A new era in medical intervention is on the horizon, enabled by revolutionary advances in genetics and genomics. The Human Genome Project has changed our approach to biology and medicine. As the power of the genome sequence became evident, technologies have also rapidly advanced, allowing sequence data from individuals to be acquired at a phenomenal pace and at increasingly lower costs. Massively parallel sequencing (also known as next generation, or NextGen, sequencing) has ushered in the era of genomic and genetic medicine. Now, equipped with the genome sequence of a patient, scientists can diagnose genetic disease, identify future disease risk, home in on disease modifiers and predict responses to drugs.
Researchers in the Department of Molecular Genetics have led the world in identification of single genes that, when mutated, cause diseases such as cystic fibrosis, Duchenne muscular dystrophy, myotonic dystrophy, neurofibromatosis, and retinoblastoma. Now, researchers elucidate the more complex genetic basis of many multi-gene major disabling and fatal diseases including autism, muscular dystrophies, heart disease, stroke, diabetes, and several kinds of cancer. The identification of disease-association genes and their products will facilitate a better understanding of their function, as it paves the way towards effective diagnostics, therapeutics and preventative measures.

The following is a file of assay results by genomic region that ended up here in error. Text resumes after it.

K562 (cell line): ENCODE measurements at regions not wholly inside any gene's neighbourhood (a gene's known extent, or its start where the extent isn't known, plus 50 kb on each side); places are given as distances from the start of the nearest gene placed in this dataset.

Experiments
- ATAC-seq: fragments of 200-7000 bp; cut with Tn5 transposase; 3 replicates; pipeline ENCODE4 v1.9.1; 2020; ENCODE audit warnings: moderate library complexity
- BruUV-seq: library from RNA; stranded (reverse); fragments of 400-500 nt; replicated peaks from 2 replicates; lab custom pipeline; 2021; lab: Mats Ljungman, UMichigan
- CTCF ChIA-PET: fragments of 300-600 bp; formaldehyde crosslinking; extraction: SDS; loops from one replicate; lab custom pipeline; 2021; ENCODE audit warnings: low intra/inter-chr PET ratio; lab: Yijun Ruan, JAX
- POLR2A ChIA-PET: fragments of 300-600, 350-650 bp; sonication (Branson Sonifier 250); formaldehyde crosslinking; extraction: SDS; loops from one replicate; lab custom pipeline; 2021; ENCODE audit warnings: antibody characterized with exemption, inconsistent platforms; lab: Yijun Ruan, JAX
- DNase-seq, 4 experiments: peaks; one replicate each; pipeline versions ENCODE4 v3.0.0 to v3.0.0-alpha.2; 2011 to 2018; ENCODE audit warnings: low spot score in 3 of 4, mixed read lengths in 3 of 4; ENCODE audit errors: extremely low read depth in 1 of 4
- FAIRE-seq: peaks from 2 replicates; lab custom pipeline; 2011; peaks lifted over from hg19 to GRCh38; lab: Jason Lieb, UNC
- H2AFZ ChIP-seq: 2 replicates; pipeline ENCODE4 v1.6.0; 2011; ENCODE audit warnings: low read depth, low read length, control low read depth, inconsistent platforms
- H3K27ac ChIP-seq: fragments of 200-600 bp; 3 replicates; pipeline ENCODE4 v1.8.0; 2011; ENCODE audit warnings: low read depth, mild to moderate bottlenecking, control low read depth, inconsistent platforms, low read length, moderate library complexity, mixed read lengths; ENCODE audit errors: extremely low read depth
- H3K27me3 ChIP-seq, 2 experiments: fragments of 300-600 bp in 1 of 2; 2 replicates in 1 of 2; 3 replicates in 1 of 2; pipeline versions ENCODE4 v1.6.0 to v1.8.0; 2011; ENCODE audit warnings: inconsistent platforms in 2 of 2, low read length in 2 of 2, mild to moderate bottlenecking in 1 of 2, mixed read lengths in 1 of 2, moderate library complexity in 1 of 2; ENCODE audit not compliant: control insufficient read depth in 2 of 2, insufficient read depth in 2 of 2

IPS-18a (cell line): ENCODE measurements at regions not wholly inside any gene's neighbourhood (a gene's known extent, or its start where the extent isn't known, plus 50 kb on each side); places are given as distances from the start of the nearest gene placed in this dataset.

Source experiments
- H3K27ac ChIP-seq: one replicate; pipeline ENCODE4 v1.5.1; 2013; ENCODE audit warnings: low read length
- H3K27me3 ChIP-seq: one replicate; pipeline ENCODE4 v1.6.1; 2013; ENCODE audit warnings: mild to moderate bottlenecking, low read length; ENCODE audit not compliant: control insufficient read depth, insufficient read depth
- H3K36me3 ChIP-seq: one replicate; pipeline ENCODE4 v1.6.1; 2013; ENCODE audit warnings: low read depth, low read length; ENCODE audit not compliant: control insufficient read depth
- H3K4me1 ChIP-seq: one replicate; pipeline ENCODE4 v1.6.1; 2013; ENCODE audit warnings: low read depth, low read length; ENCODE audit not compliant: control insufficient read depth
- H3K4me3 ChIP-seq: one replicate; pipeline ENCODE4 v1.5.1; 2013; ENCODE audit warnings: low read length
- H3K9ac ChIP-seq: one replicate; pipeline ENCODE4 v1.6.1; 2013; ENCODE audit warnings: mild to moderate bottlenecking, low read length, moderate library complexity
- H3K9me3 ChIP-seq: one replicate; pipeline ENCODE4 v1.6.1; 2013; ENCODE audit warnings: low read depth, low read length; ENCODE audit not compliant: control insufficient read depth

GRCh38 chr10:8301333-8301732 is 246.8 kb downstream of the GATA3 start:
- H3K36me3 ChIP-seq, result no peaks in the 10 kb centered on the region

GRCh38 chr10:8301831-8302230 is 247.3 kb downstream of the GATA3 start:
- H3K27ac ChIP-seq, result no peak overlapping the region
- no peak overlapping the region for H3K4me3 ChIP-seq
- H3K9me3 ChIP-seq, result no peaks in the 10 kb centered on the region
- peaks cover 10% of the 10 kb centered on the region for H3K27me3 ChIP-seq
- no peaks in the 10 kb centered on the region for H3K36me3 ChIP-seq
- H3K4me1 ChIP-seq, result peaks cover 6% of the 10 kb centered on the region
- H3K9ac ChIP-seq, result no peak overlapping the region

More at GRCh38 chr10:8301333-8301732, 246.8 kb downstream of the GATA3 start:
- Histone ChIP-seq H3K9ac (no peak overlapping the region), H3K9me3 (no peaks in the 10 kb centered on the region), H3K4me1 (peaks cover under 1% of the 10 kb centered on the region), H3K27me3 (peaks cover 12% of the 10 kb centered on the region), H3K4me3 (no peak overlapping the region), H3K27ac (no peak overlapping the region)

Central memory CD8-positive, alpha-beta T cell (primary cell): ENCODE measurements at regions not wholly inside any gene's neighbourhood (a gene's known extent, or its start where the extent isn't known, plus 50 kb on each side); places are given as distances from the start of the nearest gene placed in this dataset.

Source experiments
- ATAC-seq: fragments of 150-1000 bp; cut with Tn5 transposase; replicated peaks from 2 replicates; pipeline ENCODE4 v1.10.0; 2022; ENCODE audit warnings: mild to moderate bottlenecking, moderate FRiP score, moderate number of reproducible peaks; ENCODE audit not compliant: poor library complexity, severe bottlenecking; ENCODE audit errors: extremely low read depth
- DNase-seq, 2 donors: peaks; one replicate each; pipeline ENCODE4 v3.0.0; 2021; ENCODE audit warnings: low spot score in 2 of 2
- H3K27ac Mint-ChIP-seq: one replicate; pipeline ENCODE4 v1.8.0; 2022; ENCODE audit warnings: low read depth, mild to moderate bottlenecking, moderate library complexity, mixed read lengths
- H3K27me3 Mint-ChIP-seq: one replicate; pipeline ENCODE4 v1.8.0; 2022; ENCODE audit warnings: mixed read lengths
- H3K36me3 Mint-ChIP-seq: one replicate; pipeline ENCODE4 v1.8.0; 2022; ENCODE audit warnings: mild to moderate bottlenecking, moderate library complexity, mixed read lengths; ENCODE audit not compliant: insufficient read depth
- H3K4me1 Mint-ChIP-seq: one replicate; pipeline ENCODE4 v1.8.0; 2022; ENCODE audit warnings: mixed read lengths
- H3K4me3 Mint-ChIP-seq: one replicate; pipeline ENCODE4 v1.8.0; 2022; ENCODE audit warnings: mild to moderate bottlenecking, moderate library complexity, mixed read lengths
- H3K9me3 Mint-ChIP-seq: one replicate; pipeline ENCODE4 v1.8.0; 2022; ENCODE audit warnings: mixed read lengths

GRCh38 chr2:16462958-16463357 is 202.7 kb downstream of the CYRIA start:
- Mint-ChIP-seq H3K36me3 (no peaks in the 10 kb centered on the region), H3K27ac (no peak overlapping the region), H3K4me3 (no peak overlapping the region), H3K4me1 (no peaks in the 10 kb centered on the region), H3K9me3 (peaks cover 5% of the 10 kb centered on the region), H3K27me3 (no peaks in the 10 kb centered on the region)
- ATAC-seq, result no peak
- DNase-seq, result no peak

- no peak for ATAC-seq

Identifying the gene is only one step towards understanding how it causes disease. Researchers in the focus area of Molecular Medicine and Human Genetics use cells and organisms as models for human disease to understand how gene mutations affect function, and to find ways to ameliorate the clinical outcome. As the sequencing revolution has changed our approach to science, a genetic revolution is underway with the discovery of the RNA-guided nuclease systems such as CRISPR/Cas9, which allow for the engineering of any type of mutation to be created or corrected in virtually any cell or organism. Therefore, a genetic or genomic analysis of patient samples to study inherited diseases and susceptibility to disease is only the beginning, as new models to understand disease are developed, and used to improve treatments.
Scientific approaches and disease areas overlap extensively with other Molecular Genetics research focus groups to form an interdisciplinary, cross-institution community that is at the forefront of science nationally and internationally.
We invite you to read the full Field Spotlight for a closer look at some of the exciting research in Molecular Medicine and Human Genetics in MoGen.